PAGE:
Secondarily, about a third of Americans think the government should strengthen environmental protection laws and their enforcement (not specific to global warming), including by setting higher standards on clean water, holding industrial organizations accountable for pollution, and passing stronger laws for protection of natural resources.

Additionally, a sizable segment of Americans think the government should use incentives to achieve environmental progress. This includes 10% who say the government should "encourage conservation," 3% who say the government should offer more financial incentives for environmentally conscious actions, and 3% who call for more public education on the environment.

In your view, what are the one or two most important things the government should do in order to address environmental problems? [OPEN-ENDED]

 

 

2007 Feb 22-25

%

Reduce Use of Fossil Fuels/Focus on global warming

More research to find alternative energy sources/fuels

19

Acknowledge and address global warming concerns

16

Impose stricter standards over fuel emissions/greenhouse gases

10

Set tougher standards for auto makers on fuel efficiency, hybrid cars

6

Encourage less dependency on foreign oil

3

Encourage reduction in energy use/support energy efficient products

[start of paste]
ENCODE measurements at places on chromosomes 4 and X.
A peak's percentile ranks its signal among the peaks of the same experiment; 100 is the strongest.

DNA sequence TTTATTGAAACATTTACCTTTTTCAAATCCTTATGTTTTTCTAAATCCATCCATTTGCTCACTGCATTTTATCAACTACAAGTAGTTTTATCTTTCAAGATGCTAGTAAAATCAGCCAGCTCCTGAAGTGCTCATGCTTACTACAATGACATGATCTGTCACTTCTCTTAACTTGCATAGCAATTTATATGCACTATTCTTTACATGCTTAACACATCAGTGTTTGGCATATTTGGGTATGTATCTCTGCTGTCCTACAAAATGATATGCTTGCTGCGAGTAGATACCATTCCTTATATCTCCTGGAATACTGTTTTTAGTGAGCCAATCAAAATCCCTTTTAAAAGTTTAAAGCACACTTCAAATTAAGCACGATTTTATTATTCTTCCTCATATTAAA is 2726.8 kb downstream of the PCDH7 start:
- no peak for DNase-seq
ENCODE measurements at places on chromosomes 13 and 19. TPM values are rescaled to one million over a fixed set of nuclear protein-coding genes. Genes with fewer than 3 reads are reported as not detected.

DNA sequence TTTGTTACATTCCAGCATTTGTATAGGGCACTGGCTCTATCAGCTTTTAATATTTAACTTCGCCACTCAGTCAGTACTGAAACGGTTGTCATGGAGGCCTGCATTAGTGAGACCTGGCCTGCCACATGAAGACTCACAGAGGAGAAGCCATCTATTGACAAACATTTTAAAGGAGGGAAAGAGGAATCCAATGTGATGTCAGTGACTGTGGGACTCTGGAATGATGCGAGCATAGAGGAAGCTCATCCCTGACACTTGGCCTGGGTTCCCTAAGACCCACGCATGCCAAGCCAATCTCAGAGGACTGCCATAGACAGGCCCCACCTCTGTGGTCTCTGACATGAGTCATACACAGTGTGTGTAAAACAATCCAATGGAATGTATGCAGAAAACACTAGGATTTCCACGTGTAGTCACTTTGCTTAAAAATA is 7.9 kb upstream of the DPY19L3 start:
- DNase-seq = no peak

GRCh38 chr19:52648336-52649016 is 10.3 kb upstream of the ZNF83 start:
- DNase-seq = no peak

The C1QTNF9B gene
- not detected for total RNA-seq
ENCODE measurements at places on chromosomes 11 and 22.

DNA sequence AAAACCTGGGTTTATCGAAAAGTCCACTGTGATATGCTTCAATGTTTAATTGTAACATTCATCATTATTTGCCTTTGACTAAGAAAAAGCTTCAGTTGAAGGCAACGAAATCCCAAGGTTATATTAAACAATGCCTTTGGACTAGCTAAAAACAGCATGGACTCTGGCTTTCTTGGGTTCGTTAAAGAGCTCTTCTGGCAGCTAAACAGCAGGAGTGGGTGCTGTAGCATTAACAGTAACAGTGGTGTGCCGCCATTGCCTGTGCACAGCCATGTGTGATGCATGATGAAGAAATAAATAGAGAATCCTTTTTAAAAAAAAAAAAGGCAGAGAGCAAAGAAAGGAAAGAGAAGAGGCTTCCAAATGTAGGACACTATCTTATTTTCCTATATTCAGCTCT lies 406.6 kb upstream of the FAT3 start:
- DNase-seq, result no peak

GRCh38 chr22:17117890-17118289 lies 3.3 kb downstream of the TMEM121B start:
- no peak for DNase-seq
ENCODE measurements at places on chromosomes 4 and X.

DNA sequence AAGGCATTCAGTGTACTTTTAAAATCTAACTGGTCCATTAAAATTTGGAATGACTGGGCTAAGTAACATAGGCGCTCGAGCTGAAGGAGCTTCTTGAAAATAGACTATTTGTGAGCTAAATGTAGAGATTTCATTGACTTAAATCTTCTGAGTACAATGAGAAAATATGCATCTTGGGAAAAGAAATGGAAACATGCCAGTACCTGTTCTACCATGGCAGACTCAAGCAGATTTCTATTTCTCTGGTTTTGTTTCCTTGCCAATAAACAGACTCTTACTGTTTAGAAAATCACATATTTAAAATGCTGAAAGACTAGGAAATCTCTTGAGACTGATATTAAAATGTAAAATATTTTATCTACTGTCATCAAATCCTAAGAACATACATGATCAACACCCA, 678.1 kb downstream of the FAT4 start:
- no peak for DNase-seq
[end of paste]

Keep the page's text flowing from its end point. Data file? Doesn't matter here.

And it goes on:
2

Encourage greater use of public transportation/help make it available

1

   

Strengthen Other Environmental Laws/Enforcement

 

Greater enforcement of existing environmental laws/regulations

9

More control over pollution/fines for littering

7

Set higher standards on clean water/water conservation

6

Hold industrial organizations accountable for their pollution

5

Impose stronger laws for the protection of natural resources

5

Encourage/enforce laws on recycling

3

Work together with rest of the world on environmental treaties

2

   

Incentives/Education

 

Encourage conservation/less waste

10

Offer more financial incentives for being environmentally conscious

3

Educate the public on how to improve the environment

3

   

Other

4

Nothing

4

No opinion

12

Note: Total percentage may be more than 100% due to multiple responses.

Democrats and Republicans are about equally likely to suggest that the government should initiate more research to find alternative energy sources (20% and 21%, respectively). However, Democrats are about twice as likely as Republicans (23% vs. 11%) to say the government should acknowledge and address global warming, specifically.

Survey Methods

Results for this panel study are based on telephone interviews with 1,018 national adults, aged 18 and older, conducted Feb. 22-25, 2007. Respondents were randomly drawn from Gallup's nationally representative household panel, which was originally recruited through random selection methods. For results based on the total sample of national adults, one can say with 95% confidence that the maximum margin of sampling error is ±3 percentage points.

In addition to sampling error, question wording and practical difficulties in conducting surveys can introduce error or bias into the findings of public opinion polls.